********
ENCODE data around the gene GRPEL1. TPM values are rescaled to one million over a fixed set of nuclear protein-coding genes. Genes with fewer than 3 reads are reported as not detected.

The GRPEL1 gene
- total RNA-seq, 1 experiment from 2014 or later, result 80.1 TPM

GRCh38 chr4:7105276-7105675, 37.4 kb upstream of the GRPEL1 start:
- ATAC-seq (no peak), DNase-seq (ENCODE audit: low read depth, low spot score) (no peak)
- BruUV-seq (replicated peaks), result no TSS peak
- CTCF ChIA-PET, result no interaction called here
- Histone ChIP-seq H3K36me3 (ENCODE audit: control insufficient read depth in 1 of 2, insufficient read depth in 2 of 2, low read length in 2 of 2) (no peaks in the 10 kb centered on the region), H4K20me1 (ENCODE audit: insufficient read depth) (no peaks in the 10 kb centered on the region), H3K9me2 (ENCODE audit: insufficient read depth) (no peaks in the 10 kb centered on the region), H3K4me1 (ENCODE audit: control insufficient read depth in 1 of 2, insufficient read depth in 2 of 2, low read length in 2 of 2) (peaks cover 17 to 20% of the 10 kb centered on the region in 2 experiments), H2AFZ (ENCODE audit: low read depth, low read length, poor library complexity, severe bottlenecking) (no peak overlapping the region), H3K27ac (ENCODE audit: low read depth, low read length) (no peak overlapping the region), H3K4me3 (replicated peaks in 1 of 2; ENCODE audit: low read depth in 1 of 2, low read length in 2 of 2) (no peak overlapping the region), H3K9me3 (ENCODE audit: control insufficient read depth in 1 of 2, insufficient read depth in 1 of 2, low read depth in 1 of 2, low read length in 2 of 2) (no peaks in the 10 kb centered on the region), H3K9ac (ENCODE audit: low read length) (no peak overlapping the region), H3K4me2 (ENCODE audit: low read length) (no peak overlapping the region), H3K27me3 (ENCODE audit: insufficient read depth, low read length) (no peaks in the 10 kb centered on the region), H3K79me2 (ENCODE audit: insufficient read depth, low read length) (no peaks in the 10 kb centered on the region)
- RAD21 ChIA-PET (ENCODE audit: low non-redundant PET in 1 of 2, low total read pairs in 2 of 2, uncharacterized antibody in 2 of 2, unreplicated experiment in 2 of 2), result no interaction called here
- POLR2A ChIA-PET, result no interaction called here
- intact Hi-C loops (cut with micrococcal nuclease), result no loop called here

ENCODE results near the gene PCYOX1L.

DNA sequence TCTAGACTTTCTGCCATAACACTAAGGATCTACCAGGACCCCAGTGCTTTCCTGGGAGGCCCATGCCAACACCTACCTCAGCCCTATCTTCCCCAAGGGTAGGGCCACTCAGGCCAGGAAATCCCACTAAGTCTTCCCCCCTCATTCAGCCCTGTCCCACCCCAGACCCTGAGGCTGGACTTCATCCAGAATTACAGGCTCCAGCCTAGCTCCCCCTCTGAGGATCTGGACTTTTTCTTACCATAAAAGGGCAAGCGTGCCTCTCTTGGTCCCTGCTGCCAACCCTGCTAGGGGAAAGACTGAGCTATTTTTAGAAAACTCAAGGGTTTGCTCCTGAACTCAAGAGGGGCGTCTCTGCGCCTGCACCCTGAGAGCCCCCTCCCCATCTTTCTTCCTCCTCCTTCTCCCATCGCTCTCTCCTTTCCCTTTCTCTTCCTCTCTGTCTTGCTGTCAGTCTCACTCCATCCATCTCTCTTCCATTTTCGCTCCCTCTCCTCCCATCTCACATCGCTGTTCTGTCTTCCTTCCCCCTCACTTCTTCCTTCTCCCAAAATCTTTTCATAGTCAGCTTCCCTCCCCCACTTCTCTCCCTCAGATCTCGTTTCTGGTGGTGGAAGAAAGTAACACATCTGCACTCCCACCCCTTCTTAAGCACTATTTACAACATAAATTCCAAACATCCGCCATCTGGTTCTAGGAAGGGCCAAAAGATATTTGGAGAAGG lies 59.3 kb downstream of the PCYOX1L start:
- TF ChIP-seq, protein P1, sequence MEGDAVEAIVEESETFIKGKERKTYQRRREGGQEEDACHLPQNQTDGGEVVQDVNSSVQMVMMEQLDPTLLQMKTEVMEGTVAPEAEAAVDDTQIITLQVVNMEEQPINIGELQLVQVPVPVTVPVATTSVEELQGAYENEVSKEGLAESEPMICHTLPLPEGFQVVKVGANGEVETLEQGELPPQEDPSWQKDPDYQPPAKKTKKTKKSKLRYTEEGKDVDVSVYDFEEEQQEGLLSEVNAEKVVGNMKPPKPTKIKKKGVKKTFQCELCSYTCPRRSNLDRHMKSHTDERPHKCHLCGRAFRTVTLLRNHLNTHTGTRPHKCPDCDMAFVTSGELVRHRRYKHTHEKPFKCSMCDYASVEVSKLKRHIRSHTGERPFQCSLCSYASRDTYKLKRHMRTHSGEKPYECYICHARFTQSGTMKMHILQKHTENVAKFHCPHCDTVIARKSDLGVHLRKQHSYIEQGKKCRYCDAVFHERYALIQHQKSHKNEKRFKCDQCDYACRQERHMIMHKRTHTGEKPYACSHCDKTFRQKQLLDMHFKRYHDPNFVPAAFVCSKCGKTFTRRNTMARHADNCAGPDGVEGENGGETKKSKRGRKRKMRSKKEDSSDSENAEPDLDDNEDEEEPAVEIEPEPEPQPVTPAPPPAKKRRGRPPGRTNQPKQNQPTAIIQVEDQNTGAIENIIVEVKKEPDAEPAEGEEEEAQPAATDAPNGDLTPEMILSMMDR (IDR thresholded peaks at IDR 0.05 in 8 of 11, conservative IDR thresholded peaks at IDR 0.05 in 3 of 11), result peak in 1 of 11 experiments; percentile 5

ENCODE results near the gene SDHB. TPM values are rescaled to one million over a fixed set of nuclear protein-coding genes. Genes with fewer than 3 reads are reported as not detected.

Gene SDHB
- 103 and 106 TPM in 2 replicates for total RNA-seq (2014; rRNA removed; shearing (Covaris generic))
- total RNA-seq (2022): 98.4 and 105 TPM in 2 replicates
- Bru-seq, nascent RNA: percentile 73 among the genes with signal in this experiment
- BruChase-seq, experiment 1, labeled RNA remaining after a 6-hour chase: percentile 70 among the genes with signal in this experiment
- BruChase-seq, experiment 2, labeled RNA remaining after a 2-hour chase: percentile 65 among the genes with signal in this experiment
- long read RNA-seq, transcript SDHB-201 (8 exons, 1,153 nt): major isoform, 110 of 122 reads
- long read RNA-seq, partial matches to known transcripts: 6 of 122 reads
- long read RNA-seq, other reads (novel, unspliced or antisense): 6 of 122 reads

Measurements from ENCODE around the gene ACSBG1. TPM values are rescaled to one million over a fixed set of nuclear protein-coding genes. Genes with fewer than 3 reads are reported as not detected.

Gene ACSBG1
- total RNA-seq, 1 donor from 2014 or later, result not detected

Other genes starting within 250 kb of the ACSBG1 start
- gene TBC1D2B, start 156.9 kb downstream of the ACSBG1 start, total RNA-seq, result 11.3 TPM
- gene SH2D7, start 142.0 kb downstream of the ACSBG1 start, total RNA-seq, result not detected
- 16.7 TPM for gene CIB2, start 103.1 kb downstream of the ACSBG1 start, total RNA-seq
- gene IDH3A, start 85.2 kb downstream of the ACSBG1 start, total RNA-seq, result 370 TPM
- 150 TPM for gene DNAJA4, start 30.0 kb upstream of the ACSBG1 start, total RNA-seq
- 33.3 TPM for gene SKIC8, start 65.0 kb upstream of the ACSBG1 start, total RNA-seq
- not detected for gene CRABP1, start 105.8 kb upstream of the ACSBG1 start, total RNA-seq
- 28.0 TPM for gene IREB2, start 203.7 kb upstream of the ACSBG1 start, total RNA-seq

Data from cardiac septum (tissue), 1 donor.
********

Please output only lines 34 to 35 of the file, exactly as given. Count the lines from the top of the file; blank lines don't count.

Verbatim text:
- 33.3 TPM for gene SKIC8, start 65.0 kb upstream of the ACSBG1 start, total RNA-seq
- not detected for gene CRABP1, start 105.8 kb upstream of the ACSBG1 start, total RNA-seq